4. Implementing a Zero Trust protocol
    Having a ‘No Trust’ policy quickly translates to the practice of verifying all internal and external requests. This means that all security and monitoring services are correctly set up, and violations are immediately reported. This should include validation of containers or code that are downloaded from public repositories.
  5. Introducing security measures to control and monitor network traffic
    This includes controlling and monitoring both inbound and outbound traffic to distinguish between legitimate and illegitimate requests. The idea is to protect the integrity of internal servers in sensitive situations such as data thefts or unwarranted communication with command and control systems.
  6. Implementing Identity and Access Management
    Identity and Access Management involves authentication and authorization of cloud users, extending user-specific cloud permissions, and more. This also involves setting up and maintaining three primary elements for the cloud environment, such as – cloud user role, device type, and access type. Key components of this step include Identity lifecycle management, Segregation of duties, Privileged Account Management (PAM), and Multifactor authentication (MFA), among others.
  7. Managing application-level security
    Constant vulnerability management, deployment of the ideal security measures, and an in-depth understanding of threats play an important role at the application level. Protection of digital assets begins at the development level where developers manage security requirements by ensuring that applications adhere to both national and international security standards. This includes steps such as:
  • Analyzing the surface of attacks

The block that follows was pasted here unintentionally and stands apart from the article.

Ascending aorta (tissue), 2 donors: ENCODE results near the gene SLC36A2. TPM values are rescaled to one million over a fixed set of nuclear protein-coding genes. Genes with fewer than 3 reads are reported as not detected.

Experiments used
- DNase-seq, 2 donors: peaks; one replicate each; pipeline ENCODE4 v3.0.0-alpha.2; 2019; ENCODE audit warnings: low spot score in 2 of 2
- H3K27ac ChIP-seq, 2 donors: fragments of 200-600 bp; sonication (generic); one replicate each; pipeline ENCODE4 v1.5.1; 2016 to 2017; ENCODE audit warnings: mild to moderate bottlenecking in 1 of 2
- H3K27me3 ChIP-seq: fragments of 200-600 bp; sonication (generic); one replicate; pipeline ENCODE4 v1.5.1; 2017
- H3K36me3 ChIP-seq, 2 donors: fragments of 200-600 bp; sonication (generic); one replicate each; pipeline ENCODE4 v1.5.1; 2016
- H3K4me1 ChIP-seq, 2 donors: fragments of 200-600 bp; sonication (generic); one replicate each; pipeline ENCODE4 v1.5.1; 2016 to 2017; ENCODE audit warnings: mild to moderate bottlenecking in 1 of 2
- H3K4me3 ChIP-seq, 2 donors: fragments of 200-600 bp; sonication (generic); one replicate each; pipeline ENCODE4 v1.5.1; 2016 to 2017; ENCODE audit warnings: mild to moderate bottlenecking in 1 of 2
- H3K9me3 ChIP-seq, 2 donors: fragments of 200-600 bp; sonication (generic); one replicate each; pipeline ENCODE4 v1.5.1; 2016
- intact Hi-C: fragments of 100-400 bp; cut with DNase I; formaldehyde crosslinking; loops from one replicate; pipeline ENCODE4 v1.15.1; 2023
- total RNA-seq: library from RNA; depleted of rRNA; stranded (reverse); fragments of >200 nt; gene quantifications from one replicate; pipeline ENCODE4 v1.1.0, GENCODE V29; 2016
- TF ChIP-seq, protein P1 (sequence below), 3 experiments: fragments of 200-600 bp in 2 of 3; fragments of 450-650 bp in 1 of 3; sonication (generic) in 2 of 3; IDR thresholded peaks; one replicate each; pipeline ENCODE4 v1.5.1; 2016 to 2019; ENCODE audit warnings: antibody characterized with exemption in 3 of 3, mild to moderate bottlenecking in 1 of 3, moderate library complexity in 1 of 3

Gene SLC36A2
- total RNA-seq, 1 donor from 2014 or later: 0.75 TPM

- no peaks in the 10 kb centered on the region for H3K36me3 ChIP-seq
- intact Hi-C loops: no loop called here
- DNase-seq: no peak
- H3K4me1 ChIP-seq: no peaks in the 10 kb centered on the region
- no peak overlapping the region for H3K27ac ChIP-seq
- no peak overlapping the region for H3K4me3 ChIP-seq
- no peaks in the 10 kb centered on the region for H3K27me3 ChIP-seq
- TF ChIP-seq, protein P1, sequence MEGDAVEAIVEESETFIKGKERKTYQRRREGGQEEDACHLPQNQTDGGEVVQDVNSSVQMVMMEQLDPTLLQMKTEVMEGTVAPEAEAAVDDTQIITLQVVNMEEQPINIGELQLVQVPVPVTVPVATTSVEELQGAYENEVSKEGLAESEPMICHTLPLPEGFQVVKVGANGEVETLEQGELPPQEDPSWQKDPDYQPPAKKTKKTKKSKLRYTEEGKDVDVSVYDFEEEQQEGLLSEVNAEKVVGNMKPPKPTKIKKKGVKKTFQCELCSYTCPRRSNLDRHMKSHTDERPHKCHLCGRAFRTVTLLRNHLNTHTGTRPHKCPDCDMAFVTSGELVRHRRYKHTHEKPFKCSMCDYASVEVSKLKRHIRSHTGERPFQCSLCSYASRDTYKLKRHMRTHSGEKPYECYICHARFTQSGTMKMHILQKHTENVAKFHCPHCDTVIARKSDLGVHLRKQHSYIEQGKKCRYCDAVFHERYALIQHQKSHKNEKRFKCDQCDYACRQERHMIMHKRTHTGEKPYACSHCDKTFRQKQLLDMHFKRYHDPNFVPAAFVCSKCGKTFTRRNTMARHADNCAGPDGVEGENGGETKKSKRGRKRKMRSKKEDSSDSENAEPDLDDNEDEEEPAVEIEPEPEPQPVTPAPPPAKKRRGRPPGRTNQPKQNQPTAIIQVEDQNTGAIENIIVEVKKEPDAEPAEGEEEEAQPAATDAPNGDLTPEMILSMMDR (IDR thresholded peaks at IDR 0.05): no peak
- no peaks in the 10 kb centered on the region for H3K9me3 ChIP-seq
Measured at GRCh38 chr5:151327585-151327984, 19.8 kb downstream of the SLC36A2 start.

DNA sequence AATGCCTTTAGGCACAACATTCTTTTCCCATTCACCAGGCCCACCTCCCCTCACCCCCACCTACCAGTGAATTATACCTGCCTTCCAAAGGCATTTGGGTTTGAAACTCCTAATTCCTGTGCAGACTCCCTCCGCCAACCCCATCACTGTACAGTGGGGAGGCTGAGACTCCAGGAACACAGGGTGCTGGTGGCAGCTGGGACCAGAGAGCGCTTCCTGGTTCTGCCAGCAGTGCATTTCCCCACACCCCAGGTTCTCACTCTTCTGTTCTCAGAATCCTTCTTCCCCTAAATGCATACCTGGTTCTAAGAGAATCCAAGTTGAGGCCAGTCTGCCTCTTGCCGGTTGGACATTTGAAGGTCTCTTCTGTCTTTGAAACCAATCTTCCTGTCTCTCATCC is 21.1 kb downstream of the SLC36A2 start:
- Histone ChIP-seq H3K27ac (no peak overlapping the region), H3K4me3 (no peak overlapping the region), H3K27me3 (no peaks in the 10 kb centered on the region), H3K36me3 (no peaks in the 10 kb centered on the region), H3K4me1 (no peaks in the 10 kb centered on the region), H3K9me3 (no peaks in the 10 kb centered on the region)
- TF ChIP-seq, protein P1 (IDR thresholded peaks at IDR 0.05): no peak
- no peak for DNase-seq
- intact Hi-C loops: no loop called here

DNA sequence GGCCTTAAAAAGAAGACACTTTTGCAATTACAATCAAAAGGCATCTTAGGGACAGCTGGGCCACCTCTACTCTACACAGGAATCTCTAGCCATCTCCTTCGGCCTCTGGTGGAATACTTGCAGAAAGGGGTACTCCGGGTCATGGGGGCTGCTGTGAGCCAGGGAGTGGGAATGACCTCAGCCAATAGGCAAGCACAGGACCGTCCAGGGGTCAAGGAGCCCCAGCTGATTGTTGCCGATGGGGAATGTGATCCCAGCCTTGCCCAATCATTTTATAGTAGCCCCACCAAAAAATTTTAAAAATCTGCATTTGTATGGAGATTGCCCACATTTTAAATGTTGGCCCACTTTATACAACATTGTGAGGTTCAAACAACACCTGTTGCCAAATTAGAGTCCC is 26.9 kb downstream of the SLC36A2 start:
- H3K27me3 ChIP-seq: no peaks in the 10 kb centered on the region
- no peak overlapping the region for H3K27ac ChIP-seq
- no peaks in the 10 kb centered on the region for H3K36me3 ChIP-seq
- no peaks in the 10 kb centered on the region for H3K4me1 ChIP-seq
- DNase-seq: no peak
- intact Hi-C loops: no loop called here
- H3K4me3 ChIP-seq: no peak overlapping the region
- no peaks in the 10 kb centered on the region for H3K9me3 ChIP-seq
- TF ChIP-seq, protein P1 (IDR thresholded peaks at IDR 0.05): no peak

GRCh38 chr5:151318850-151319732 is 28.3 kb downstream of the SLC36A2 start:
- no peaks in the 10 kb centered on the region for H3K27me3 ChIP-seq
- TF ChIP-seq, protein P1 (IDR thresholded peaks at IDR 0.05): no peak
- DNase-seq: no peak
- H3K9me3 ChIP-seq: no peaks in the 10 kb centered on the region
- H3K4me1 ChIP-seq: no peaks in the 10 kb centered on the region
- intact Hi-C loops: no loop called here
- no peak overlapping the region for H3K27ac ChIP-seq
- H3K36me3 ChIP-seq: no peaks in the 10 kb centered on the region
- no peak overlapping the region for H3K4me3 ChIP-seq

• Service and data-level isolation
  • Web application scanning
  • Penetration testing
  1. Applying security monitoring & vulnerability management
    Security monitoring involves proactively monitoring, tracking, identifying, and reacting to security incidents. This ends up creating the entire audit history of compliance and incident management that varies according to the cloud deployment model and cloud service category.

Vulnerability management is another facet that requires focus on heads such as:

  • Monitoring lists of Common Vulnerability Exposure (CVE)
  • Actively identifying and prioritizing relevant vulnerabilities
  • Developing a remediation plan for vulnerabilities
  • Tests to verify the remediation of vulnerabilities

Looking at the Future

The ability to rapidly scale their cloud environments on a per-needs basis is working well for companies with high growth potential. And since cloud does include certain security risks, secure management of workloads in the cloud is only slated to increase in importance. The Matilda Cloud platform has been intricately developed by following every aforementioned security protocol. With a clear understanding of cloud service models and aligning with cybersecurity and compliance standards, Matilda ensures that you maintain a strong security posture since day one.

Schedule a demo today to learn more about our platform and how you can leverage it to run secure workloads through compliant cloud environments.